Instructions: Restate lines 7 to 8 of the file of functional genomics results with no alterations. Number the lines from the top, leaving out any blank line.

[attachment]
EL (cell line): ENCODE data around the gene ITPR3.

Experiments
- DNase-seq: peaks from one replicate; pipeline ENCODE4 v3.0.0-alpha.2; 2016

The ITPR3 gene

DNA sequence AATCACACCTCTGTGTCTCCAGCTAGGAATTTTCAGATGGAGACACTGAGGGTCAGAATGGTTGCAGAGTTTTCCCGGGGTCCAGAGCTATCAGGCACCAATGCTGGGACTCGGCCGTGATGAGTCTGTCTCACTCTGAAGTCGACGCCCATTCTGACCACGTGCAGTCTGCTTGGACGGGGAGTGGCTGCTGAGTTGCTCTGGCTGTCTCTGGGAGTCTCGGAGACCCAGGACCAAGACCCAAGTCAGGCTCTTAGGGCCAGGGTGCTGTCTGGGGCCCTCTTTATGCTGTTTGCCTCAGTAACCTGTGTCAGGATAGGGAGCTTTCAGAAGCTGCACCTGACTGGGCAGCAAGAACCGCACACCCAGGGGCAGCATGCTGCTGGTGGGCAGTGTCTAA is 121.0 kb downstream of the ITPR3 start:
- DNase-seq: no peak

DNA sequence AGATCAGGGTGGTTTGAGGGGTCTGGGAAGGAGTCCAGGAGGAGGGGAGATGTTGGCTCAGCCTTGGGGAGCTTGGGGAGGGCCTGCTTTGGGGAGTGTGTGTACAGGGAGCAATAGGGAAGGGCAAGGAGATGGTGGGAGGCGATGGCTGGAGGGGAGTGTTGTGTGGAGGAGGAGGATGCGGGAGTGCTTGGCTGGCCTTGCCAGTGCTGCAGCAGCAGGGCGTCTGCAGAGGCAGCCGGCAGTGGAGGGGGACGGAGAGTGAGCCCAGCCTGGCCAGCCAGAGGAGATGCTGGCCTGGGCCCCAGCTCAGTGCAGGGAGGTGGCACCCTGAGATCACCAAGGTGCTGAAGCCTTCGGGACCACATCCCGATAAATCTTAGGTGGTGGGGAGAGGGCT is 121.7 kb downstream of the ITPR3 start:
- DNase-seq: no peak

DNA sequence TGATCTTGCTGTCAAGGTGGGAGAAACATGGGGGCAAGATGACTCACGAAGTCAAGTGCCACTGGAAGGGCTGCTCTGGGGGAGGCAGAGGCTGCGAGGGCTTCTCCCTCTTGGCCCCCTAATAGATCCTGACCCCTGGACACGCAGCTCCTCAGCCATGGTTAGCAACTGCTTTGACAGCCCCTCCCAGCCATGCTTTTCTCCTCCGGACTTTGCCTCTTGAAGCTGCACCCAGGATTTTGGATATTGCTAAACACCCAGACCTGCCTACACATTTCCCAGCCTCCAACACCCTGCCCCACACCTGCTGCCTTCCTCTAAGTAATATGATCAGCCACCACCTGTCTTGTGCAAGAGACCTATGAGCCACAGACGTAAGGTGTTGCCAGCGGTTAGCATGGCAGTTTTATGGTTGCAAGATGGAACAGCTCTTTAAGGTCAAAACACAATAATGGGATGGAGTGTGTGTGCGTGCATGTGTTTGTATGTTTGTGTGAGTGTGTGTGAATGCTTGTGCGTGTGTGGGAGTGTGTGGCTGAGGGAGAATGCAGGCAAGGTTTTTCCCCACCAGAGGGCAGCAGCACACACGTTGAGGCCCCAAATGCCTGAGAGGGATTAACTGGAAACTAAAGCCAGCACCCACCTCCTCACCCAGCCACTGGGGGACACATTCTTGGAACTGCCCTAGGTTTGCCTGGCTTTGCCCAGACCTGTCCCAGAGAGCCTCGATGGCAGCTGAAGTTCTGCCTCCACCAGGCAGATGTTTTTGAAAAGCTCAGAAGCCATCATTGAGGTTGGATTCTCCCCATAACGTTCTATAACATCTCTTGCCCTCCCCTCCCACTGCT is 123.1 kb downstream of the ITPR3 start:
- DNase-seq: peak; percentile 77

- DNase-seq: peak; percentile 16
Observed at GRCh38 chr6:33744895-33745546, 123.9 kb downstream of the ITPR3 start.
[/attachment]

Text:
DNA sequence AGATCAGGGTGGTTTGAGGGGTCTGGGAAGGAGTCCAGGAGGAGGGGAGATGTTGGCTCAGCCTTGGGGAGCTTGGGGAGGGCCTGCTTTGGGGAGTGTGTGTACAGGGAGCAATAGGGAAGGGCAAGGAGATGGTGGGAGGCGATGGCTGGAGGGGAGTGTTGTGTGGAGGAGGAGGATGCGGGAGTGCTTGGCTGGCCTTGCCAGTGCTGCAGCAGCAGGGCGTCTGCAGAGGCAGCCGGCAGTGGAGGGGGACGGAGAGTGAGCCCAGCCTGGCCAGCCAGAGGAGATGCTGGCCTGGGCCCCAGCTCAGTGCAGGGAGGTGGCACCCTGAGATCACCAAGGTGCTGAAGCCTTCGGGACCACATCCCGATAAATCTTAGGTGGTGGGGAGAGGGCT is 121.7 kb downstream of the ITPR3 start:
- DNase-seq: no peak